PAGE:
The Auckland Council heads for just its third election since amalgamation facing major challenges, but with a mayoral contest that is so far struggling to capture public imagination.
Most of the leading contenders for the mayoralty vacated by two-term incumbent Len Brown are campaigning on a similar mix of policies.
The contest for some of the 20 council seats looks more compelling with seven weeks to go, however, and the campaign by the National Party-aligned Auckland Future ticket could have some unexpected side effects.
Metro editor-at-large Simon Wilson said he was feeling apprehensive about whether the election campaigns would fire, given the job ahead for the next council on transport and housing.
"There are really big opportunities here for a council to seize these issues by the scruff and say 'we've got enough of the infrastructure and planning processes in place that we can start making decisions and making the city work better'."
The third council will take office with the city's long-term development blueprint, the Unitary Plan, finally in place after nearly five years in the pipeline.
It sets the path towards a city that will transform much of its traditional suburban landscape into medium density housing over the coming decades.
An agreement is also expected to be signed before the election between the council and government on the future list of big transport projects to be pursued.
Mayoral hopeful and business executive Vic Crone said it was a "pivotal election for Auckland".
"And that's because we've had the super city for almost six years. It's unlocked some opportunities for Auckland, but it's clearly not working for Aucklanders."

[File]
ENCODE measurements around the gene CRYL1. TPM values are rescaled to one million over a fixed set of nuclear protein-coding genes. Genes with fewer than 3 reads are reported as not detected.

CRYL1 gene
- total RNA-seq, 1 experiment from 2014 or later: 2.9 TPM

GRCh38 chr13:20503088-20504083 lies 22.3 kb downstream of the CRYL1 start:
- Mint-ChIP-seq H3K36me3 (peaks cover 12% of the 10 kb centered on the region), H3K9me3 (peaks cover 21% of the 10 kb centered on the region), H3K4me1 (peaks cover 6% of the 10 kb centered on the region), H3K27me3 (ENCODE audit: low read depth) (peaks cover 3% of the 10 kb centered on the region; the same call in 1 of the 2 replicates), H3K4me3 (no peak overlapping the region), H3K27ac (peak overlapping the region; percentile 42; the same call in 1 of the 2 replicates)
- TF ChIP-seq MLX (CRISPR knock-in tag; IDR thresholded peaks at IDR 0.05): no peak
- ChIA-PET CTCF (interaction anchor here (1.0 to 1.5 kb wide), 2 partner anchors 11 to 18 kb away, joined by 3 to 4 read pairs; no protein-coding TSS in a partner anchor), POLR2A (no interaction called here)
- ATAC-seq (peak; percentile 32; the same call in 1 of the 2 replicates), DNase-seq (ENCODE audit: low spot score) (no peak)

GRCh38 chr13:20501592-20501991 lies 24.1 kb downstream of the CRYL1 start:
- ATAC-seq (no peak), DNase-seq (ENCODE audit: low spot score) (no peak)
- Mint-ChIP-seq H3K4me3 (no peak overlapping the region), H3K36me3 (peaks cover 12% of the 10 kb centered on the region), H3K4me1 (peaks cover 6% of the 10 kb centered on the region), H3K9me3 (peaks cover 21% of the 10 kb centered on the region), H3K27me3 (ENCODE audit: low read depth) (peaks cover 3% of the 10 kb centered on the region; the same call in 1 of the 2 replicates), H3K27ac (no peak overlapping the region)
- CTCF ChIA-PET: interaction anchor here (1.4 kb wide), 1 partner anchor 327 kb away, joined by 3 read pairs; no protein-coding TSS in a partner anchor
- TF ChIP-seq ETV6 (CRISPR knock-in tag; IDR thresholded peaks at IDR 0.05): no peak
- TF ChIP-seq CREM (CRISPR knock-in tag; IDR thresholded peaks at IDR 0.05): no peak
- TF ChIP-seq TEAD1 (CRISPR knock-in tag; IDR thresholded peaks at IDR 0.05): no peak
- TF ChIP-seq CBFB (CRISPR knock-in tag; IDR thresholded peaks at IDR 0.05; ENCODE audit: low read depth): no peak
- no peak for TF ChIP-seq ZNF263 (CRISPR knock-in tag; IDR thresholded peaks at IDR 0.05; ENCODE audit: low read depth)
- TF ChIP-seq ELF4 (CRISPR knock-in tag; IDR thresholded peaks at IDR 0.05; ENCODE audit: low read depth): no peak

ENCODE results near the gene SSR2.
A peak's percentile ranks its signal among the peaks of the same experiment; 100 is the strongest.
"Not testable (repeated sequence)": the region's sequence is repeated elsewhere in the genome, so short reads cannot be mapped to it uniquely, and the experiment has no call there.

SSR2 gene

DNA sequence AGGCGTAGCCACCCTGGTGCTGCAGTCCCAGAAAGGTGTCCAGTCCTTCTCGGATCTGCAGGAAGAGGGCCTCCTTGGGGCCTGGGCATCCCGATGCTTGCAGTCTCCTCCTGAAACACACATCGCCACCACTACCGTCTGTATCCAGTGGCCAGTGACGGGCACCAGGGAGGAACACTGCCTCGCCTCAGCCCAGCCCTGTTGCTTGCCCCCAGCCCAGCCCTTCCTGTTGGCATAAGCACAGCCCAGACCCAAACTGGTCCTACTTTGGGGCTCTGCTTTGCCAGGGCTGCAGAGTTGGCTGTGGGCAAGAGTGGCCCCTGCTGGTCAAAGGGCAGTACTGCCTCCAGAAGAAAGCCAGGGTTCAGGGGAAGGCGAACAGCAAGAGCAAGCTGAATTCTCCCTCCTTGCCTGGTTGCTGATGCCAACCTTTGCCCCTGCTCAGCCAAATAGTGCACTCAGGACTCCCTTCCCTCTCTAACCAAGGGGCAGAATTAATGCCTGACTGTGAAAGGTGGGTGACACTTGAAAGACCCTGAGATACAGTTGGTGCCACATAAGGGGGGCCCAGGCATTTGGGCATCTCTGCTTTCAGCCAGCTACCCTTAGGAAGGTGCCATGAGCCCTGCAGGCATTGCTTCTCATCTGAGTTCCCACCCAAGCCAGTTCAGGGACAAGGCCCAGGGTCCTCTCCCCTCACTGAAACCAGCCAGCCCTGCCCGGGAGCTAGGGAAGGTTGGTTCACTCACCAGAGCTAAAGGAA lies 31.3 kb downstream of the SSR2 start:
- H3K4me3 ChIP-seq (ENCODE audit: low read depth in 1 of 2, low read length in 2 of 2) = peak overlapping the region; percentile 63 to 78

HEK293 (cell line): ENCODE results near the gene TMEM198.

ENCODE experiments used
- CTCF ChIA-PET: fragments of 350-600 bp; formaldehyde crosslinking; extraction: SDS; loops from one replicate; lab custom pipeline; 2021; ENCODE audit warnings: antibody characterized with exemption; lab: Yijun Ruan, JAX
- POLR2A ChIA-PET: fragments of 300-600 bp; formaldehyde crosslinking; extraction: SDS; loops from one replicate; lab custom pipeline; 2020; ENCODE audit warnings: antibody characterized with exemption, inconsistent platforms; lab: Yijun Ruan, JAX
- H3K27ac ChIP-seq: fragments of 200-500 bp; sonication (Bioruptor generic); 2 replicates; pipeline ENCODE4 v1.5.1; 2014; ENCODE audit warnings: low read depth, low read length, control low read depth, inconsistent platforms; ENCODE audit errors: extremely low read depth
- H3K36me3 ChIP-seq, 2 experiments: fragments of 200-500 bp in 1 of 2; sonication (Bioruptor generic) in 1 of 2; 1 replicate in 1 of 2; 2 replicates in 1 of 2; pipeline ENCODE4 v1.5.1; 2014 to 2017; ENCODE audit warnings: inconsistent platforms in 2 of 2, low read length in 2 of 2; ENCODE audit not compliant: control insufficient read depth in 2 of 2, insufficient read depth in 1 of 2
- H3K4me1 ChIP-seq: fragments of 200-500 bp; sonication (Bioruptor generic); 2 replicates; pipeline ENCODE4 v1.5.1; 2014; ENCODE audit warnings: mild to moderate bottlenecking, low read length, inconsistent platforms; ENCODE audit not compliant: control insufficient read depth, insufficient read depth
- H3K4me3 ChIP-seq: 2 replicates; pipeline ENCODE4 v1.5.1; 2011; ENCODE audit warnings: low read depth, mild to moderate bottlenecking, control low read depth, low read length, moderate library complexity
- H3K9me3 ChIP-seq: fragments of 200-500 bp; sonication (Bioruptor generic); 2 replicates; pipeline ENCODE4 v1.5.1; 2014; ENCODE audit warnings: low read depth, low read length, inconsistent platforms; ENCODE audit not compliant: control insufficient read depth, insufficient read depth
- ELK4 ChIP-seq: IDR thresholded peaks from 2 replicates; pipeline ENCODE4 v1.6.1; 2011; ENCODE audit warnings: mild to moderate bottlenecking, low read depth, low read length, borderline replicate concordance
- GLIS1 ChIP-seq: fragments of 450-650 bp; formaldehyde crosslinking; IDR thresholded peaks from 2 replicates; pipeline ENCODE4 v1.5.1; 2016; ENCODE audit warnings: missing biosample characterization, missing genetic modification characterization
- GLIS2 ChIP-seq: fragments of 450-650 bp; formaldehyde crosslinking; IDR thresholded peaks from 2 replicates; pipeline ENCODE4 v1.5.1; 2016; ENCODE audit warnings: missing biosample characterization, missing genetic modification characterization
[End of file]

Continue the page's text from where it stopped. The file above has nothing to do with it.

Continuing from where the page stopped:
Ms Crone and the acknowledged front-runner, Labour MP Phil Goff, have both made big plays with fiscal policies, promising to cap rate rises at 2 and 2.5 percent respectively, and cut council costs.
Others near the front of the mayoral pack, such as local board member Mark Thomas and restaurateur John Palino have a different mix of policies on growth and transport.
Tickets and turnout
The new Auckland Future ticket came into being after a push by local National MPs Nikki Kaye and Paul Goldsmith to have a more cohesive centre-right team on the council.
"Lack of leadership" was the blunt view of the centre-right's performance so far, from Auckland Future co-ordinator and former National Party president Sue Wood.
"There's a degree of mistrust, it's a big job, a tough job, and you've got to work collegially, you've got to have strong leadership, and there's been an absolute absence of leadership," she said.
Auckland Future has had an uncomfortable relationship with long-standing centre-right ticket Communities and Residents - and, in the Albert-Eden-Roskill Ward, both teams have fielded candidates, with three of them chasing two seats.
But Auckland Future's campaign in the traditionally Labour-dominated southern wards might have an unexpected impact on the election's other big issue - turnout.
Voter turnout slumped from 51 percent in the inaugural election in 2010 to 35 percent in 2013 - the second lowest in the country.
The council is spending more than $1 million on a campaign to motivate those least likely to vote: tenants, young people, the poor and ethnic communities.
Auckland Future's recent campaign launch was dominated by supporters from the southern wards.
Labour candidate Efeso Collins is running in the Papatoetoe-Otara ward, where turnout was just 29 percent, and he said he thought his right-wing rivals might change that.
"If I'm knocking on doors and the Auckland Future people are knocking on those doors, it means people are thinking something's going on here - it raises that level of consciousness about what's going on."
The Auckland Council itself said turnout was challenged by the structure of all local body elections, including the requirement for voting to be postal and the lengthy three-week voting period that spanned the school holidays.